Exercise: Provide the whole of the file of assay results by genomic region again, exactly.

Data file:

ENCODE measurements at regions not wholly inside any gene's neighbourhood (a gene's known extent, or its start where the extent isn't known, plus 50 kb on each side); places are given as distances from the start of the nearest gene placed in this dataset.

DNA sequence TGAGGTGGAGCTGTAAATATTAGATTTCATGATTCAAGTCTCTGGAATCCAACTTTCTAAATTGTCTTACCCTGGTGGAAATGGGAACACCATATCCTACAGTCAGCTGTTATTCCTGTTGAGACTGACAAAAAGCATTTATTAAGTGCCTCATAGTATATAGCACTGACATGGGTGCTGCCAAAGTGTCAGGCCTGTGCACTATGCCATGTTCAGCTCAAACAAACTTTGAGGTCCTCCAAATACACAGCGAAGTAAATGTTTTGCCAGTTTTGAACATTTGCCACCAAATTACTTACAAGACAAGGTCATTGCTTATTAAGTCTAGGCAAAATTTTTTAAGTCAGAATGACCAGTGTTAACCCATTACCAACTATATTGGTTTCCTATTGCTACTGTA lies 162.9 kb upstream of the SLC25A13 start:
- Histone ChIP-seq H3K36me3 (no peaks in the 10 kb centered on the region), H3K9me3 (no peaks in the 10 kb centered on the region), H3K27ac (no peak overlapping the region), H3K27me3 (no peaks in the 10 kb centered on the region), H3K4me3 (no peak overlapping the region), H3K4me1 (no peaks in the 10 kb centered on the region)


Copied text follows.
ENCODE measurements at regions not wholly inside any gene's neighbourhood (a gene's known extent, or its start where the extent isn't known, plus 50 kb on each side); places are given as distances from the start of the nearest gene placed in this dataset.

DNA sequence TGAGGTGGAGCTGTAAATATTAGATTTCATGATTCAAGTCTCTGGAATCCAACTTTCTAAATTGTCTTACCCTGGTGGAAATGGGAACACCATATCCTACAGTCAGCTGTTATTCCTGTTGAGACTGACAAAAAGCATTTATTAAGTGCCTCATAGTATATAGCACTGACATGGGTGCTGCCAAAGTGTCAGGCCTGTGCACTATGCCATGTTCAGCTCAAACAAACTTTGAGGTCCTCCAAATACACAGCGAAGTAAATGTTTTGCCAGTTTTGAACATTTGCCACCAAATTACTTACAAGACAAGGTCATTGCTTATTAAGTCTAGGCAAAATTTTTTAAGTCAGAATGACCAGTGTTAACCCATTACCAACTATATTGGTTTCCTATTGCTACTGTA lies 162.9 kb upstream of the SLC25A13 start:
- Histone ChIP-seq H3K36me3 (no peaks in the 10 kb centered on the region), H3K9me3 (no peaks in the 10 kb centered on the region), H3K27ac (no peak overlapping the region), H3K27me3 (no peaks in the 10 kb centered on the region), H3K4me3 (no peak overlapping the region), H3K4me1 (no peaks in the 10 kb centered on the region)